Consent may be withdrawn at any time by patients, partners and donors up to the point of transfer.  Once sperm, eggs or embryos have been transferred it is too late to withdraw consent for that treatment event.
The relevant consent form is: WC form: “Withdrawing your consent or stating your lack of consent”.
This form must be completed if patients, partners and donors wish to withdraw consent to:

  • the use of sperm, eggs or embryos, or
  • being the legal parent of any child born as a result of treatment, or
  • a partner being the legal parent of any child born as a result of   treatment.

The WC form must also be completed when a partner wishes to “state their lack of consent” to their wife’s or civil partner’s treatment and does not want to be the legal parent of any child born from her treatment with donor eggs, sperm or embryos.
In this event, the “Person Responsible” at the centre must take all reasonable steps to notify the patient in writing of the withdrawal of consent.  Treatment must be withheld until this notification has taken place.
Single women using donor sperm
The 2008 Act has not changed the situation for single women who are being treated with donor sperm or receiving embryos that have been created using donor sperm.   The sperm donor (if donating through a UK licensed clinic) will not be the father of any resulting child.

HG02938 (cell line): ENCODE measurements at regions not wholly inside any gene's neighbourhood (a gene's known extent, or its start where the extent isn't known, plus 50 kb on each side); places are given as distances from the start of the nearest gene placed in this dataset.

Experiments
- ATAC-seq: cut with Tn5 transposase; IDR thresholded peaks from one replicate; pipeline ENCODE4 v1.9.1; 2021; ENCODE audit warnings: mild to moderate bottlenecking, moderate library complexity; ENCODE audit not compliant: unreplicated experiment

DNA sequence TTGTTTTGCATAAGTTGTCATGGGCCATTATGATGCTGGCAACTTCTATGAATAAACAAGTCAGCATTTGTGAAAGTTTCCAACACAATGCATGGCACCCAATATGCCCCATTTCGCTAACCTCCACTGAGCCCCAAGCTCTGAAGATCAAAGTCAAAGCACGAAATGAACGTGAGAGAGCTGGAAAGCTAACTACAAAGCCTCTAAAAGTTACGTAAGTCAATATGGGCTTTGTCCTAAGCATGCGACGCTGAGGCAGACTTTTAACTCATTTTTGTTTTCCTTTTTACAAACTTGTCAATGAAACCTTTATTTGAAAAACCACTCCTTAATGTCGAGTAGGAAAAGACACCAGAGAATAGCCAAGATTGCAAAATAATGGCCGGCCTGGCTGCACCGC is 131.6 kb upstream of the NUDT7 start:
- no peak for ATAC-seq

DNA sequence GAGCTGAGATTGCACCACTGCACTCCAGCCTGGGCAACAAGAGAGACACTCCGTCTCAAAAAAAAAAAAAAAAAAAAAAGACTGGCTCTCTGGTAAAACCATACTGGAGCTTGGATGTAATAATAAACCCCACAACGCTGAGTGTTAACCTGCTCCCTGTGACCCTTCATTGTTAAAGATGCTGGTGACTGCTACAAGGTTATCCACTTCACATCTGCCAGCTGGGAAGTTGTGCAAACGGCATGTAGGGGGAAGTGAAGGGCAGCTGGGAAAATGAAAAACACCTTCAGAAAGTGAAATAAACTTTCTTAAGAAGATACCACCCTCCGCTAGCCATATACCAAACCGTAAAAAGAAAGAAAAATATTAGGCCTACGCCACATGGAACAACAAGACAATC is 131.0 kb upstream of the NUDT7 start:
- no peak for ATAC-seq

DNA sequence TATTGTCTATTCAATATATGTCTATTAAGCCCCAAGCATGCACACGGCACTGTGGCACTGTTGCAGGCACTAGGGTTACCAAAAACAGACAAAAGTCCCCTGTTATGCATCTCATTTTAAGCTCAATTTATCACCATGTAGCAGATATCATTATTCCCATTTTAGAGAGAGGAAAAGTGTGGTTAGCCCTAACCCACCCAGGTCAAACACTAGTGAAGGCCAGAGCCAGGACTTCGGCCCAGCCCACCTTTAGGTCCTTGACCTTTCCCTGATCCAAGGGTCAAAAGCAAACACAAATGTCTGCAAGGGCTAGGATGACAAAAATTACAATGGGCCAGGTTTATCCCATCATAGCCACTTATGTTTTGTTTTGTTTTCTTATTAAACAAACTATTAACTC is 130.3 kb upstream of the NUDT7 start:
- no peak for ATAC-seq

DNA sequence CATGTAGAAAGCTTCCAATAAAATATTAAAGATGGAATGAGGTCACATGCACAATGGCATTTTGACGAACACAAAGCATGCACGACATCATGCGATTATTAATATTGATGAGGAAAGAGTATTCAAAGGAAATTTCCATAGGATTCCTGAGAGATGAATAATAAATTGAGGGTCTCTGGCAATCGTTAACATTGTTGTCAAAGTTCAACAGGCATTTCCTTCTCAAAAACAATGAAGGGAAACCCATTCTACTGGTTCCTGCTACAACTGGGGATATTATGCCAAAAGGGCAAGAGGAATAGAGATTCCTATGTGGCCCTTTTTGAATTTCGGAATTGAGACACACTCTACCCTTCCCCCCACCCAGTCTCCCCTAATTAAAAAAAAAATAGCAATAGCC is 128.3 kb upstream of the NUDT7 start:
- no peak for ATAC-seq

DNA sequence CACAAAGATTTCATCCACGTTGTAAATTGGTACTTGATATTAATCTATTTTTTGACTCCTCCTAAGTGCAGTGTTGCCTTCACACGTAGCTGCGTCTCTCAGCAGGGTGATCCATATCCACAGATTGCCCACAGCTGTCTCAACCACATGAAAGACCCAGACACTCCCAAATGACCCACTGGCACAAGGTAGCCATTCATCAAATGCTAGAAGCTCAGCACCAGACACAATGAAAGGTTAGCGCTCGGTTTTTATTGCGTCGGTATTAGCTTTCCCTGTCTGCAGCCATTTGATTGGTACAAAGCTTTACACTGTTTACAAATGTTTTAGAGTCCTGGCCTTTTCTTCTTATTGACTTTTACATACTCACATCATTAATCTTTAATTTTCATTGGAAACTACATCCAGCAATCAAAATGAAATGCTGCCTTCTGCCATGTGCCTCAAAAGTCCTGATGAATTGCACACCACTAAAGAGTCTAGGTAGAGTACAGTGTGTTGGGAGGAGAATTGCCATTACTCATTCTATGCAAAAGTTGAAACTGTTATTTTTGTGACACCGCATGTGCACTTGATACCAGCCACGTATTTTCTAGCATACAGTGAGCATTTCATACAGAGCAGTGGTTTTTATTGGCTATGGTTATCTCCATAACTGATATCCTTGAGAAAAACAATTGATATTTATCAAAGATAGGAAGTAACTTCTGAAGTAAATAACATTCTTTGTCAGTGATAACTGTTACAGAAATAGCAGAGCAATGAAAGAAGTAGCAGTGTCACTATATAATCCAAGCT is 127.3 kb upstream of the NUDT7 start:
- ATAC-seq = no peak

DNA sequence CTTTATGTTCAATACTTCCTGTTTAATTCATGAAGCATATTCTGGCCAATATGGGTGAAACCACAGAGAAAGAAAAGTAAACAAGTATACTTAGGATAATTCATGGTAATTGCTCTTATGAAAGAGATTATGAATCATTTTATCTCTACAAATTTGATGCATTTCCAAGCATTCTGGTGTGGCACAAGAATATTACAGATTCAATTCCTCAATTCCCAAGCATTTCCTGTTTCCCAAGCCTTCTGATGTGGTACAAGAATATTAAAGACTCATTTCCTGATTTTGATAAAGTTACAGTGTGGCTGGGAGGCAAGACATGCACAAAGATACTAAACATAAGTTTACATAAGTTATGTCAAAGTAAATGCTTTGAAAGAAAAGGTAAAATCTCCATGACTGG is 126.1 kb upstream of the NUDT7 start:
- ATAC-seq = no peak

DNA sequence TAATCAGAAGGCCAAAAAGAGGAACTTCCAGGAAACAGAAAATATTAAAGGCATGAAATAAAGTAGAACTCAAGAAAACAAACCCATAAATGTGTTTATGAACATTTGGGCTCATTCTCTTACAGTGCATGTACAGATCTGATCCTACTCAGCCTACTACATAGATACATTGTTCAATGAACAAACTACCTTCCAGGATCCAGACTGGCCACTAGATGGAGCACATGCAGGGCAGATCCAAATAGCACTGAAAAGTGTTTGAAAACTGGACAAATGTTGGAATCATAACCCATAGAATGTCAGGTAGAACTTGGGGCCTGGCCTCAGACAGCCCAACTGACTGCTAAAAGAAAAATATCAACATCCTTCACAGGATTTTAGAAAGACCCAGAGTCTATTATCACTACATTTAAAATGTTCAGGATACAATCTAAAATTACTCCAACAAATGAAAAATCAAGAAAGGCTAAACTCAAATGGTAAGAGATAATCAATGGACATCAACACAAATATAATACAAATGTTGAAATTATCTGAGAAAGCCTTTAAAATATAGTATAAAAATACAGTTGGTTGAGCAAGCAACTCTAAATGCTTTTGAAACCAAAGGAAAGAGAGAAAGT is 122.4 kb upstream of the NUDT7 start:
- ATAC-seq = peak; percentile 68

It is essential that couples entering into a surrogacy “arrangement” or contract are aware that such arrangements are unenforceable as by law the mother is the person who gives birth to the baby, regardless of the origins of the egg, sperm or embryo that produced the child.  The surrogate mother can change her mind and decide to keep the baby even if it is not genetically related to her, leading to the well-publicised “tug of love” situations.

Legal parentage can only be transferred to the intended mother by a parental order or by adoption.

The legal father of a child resulting from surrogacy is the surrogate’s husband or partner, as long as he consented to her being treated.  If she did not have a partner, the child is legally fatherless.

The intended father must apply for a parental order.

Surrogacy can lead to very complex situations. Not everyone is eligible for a parental order.  Patients are therefore strongly advised to seek their own legal advice about the legal parenthood of a prospective child before entering into any surrogacy arrangement.

Sperm or embryo transfer after the partner has died
Since 6th April 2009, embryos created using sperm from the husband, partner or from a donor may not be used after his death without his written consent.  This also applies to the posthumous use of his sperm.

If the husband or male partner wishes to be treated as the father of a child after his death and have his details entered into the register of births as the child’s father, he must have consented to this in writing.  This also applies if he was not the sperm provider.

These provisions also apply to civil partners and same sex couples.

The HFEA website has a section on FAQs on the new parenthood law.  Further information can be found there.